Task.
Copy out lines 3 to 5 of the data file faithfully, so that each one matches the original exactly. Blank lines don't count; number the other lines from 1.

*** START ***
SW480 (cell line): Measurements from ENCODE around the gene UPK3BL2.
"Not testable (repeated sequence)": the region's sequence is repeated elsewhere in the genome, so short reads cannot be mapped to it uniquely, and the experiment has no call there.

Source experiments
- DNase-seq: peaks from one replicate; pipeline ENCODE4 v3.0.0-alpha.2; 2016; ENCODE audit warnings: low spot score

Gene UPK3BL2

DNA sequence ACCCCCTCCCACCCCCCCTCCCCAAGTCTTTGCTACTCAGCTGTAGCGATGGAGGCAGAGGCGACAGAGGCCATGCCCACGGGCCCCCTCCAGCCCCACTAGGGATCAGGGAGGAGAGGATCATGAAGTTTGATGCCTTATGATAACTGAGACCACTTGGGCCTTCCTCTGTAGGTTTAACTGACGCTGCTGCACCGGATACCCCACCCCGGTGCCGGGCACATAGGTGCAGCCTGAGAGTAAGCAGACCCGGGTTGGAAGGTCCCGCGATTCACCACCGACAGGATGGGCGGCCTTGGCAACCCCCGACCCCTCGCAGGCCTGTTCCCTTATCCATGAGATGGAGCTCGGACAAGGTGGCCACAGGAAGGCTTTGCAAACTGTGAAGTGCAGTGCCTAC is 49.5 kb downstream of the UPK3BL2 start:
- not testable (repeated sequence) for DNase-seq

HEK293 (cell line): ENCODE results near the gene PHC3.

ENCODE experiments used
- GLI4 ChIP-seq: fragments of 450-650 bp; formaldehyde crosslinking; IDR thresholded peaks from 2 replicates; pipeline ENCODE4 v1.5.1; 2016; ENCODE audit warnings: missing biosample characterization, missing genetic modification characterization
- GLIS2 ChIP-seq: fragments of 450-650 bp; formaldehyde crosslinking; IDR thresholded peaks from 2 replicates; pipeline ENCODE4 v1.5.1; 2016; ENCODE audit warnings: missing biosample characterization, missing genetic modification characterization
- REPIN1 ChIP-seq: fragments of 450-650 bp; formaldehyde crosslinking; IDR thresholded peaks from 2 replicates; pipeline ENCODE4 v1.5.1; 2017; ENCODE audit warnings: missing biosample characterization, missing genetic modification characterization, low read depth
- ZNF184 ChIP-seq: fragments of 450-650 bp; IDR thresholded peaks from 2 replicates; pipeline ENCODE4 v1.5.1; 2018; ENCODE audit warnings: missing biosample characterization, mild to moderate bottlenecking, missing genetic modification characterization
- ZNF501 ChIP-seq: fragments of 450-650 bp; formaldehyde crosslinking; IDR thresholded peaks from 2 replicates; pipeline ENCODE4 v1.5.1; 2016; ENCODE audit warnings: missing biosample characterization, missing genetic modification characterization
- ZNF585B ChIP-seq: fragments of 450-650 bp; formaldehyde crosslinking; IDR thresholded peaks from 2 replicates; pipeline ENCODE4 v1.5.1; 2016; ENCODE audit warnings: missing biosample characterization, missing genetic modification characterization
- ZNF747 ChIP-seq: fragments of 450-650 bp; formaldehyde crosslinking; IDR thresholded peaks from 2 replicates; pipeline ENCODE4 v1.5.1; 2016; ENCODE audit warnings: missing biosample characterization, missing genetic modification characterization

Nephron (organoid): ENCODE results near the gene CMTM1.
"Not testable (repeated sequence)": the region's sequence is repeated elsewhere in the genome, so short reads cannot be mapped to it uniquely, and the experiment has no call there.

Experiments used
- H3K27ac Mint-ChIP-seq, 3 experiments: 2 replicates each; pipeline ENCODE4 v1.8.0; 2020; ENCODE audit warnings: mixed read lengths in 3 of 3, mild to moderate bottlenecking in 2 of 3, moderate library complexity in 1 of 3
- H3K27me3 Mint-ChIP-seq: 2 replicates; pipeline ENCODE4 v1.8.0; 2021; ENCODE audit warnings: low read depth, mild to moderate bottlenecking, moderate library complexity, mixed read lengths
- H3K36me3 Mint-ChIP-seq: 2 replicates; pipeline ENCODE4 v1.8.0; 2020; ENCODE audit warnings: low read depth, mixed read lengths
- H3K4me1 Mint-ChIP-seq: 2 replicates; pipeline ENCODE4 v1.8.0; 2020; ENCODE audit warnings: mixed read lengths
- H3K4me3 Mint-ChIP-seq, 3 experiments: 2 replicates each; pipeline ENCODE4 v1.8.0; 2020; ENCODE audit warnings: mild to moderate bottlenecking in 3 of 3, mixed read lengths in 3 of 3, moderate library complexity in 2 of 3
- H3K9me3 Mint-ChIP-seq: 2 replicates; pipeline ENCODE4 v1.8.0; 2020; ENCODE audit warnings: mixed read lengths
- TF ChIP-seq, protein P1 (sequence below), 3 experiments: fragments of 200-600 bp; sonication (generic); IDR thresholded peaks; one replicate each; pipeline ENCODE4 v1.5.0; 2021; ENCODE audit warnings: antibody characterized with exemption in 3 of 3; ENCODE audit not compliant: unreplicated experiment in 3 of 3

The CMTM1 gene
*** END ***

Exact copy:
Source experiments
- DNase-seq: peaks from one replicate; pipeline ENCODE4 v3.0.0-alpha.2; 2016; ENCODE audit warnings: low spot score

Gene UPK3BL2